But if you want to be successful in this century, you're going to need to get some Xers on your team soon. Because the Boomers are retiring. And there are a lot more Boomers than Xers. And even the most rabid Xer-hating Boomer has to admit that it would be very difficult for a 25-year-old to come in and fill their shoes.

Yes, Millennials are great. They have a lot of spunk. But as someone who is less than a month away from turning 40, I know it takes more than a positive attitude and being born into the Information Age to run a successful business. It takes some mad skills and a strong foundation that can only come from experience.

I'm not talking about "paying your dues." I'm not talking about towing the line for X number of years until someone else says you're "ready." I'm talking about most of us have our heads up our rear ends when we're young.

So this is all a numbers game. There are less Xers. And they don't care if you ignore them. But they also won't come work for you. Or take your torch when you want to retire. Not unless you hook them before the mass Babyboomer exodus.

It may already be too late. So many Xers have already thrown up their hands in the face of companies that offer lots of team building exercises and very little opportunity. They've gone out their own and are making money while others are busy having cookie exchanges or relay races as a way to create camaraderie in the office.

Monday, January 24, 2011

Where were you when you heard about the Challenger?

It'll be 25 years since the space shuttle Challenger disaster. For Boomers, the question is always "Where were you when Kennedy was shot?" For Xers, it's more likely to be "Where were you when you heard about the Challenger explosion?"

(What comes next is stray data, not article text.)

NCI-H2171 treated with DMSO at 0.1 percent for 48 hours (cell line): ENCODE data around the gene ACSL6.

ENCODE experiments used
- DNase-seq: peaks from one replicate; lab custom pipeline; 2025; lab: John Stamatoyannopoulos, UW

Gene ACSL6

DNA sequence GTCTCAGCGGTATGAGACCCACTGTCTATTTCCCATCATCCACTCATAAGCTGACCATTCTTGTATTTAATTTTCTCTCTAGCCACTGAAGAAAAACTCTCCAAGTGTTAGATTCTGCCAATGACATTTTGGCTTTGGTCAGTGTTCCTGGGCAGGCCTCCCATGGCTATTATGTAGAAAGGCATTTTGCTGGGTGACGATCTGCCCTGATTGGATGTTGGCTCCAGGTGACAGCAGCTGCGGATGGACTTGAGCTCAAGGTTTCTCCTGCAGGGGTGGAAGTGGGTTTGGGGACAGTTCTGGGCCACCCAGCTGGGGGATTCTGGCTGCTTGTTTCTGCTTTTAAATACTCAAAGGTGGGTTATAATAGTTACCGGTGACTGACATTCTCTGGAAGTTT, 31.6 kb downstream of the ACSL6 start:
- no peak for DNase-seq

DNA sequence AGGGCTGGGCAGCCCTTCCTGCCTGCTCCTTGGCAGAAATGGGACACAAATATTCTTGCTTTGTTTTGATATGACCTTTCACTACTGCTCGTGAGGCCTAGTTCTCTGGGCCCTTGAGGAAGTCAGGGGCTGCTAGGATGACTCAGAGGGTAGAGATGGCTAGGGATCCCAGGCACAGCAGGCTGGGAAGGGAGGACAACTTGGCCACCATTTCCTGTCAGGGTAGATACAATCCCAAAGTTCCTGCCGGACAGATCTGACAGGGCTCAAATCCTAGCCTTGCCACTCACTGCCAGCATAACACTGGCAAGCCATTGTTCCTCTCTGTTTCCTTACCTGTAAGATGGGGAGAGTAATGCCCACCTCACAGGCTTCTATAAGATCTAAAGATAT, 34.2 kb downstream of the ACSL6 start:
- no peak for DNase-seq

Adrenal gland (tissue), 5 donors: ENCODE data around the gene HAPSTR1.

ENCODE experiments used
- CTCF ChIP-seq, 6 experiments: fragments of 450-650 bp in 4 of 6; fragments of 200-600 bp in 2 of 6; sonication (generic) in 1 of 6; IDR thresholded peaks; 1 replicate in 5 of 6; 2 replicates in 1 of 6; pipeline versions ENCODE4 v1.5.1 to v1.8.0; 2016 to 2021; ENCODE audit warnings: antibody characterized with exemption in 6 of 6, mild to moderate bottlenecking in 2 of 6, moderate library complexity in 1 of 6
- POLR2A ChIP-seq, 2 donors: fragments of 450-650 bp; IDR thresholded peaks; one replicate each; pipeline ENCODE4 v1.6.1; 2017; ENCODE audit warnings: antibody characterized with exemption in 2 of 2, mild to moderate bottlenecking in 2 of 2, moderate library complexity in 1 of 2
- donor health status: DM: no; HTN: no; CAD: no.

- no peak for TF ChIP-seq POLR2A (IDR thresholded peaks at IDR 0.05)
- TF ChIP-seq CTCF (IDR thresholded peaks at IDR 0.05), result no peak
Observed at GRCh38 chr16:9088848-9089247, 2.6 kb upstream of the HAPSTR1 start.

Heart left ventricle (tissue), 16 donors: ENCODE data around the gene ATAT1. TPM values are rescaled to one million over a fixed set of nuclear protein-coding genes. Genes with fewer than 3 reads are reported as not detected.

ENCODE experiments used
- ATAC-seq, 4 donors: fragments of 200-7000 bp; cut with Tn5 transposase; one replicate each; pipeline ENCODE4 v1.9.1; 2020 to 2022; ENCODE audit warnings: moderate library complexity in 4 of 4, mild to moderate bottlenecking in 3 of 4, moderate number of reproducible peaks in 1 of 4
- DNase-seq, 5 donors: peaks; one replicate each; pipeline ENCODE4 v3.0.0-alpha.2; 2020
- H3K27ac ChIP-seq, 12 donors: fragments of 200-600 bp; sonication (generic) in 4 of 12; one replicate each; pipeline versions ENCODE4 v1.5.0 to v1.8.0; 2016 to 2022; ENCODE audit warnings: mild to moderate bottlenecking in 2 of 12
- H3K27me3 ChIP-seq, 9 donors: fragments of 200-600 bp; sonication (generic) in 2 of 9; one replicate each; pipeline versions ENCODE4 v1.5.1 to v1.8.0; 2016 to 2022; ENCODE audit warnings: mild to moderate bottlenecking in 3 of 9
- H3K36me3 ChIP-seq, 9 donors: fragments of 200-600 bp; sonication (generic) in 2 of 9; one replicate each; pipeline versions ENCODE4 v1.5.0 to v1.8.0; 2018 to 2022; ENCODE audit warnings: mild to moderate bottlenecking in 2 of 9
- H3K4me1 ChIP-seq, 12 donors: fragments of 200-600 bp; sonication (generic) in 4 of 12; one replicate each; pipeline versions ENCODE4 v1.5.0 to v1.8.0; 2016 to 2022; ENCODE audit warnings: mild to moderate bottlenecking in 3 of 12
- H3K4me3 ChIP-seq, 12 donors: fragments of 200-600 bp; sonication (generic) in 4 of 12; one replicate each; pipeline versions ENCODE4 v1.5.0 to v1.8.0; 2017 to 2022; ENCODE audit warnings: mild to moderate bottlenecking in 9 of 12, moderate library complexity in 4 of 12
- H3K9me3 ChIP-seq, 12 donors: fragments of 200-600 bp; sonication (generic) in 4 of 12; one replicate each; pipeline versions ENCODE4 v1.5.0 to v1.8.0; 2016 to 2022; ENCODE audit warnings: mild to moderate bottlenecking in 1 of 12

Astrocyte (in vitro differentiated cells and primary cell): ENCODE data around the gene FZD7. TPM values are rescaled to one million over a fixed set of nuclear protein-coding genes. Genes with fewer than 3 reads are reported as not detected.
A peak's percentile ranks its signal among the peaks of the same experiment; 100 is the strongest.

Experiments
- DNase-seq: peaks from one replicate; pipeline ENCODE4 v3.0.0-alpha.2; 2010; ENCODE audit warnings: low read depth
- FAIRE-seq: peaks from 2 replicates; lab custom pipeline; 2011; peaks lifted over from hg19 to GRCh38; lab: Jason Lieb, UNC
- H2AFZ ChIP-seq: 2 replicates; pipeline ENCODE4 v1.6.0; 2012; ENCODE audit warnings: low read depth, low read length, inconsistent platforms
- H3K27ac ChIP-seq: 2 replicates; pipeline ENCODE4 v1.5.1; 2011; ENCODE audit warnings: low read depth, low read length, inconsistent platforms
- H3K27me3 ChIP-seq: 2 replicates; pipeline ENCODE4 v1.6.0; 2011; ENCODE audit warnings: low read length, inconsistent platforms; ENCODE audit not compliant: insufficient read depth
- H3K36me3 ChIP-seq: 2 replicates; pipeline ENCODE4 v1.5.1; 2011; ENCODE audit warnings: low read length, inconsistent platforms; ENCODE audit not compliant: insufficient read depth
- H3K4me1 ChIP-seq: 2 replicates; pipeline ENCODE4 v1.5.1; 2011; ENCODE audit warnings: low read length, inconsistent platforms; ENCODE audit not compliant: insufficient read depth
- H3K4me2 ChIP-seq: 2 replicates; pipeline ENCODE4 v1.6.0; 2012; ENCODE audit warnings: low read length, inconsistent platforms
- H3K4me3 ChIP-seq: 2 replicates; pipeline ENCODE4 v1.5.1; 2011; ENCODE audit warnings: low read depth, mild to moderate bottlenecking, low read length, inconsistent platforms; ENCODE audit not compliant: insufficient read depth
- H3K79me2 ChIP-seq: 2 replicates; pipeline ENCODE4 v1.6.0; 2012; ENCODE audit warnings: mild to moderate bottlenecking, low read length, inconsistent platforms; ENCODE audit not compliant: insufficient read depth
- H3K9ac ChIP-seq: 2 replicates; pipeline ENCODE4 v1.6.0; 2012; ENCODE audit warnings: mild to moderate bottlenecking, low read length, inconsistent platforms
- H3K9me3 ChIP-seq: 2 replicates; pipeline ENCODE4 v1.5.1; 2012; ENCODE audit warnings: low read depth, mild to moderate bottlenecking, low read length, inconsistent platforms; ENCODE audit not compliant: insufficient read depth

I was in 9th grade at the Edsel Ford High School cafeteria when my friend told me. Where were you?

Thursday, January 13, 2011

Why I feel sorry for Gen Y

Today I read this post by a Gen Y blogger about why she thinks another blogger (Gen Xer Penelope Trunk) gives bad career advice to Gen Y. While I agree that Penelope can be a little nutty, she does know what she's talking about. I don't feel sorry for Penelope when she gets flack for her writing, because I know she's got the experience behind her and she's well aware of what she's doing when she posts provocative blog entries.

I do, however, feel sorry for a lot of Gen Y bloggers. Because a lot of what you write now is not coming from a place of experience. It's the same crap Gen Xers said 15 years ago, but we were lucky that verbal communication in a F2F setting in 1995 is not on the Internet for eternity.

Now, to be fair, the Gen Y blogger that got me thinking didn't really write anything embarrassing. Seriously, I have seen a lot worse from a few Gen Y Facebook friends who I regularly question - What are you thinking posting that? However, if I had any advice to give to the 25-year-old GenerationXpert, it would be to shut up and listen.

It's true, the Boomers were pains in our asses early on in our careers. And it's true we Xers were right about some things - but not everything. The same is true now. We Xers may be a pain in Gen Y's ass, and they are right about some things. However, ask yourself - How sad would it be if this was the best we got. Today. Right now. Never learned anything new. Never got any smarter. Never learned from our mistakes. In 10 years Gen Z will be bitching about Gen Y. It's not generational. It's growing up.

But we Xers are lucky. The Gen Ys can't go find our musings about how smart we were at 25, because the Internet was in its infancy. But today's young bloggers need to remember - what will your writing say about you when you are 35, 45, or 55?

Wednesday, January 5, 2011

The results are in!

The results of yesterday's poll are in - it's worse to be fat than old. But not that much worse. I'd be curious if the results were divided among generational lines (My hypothesis is that Boomers would thinking feeling old is worse while Gen Xers and Gen Ys would say feeling fat is worse.)

Tuesday, January 4, 2011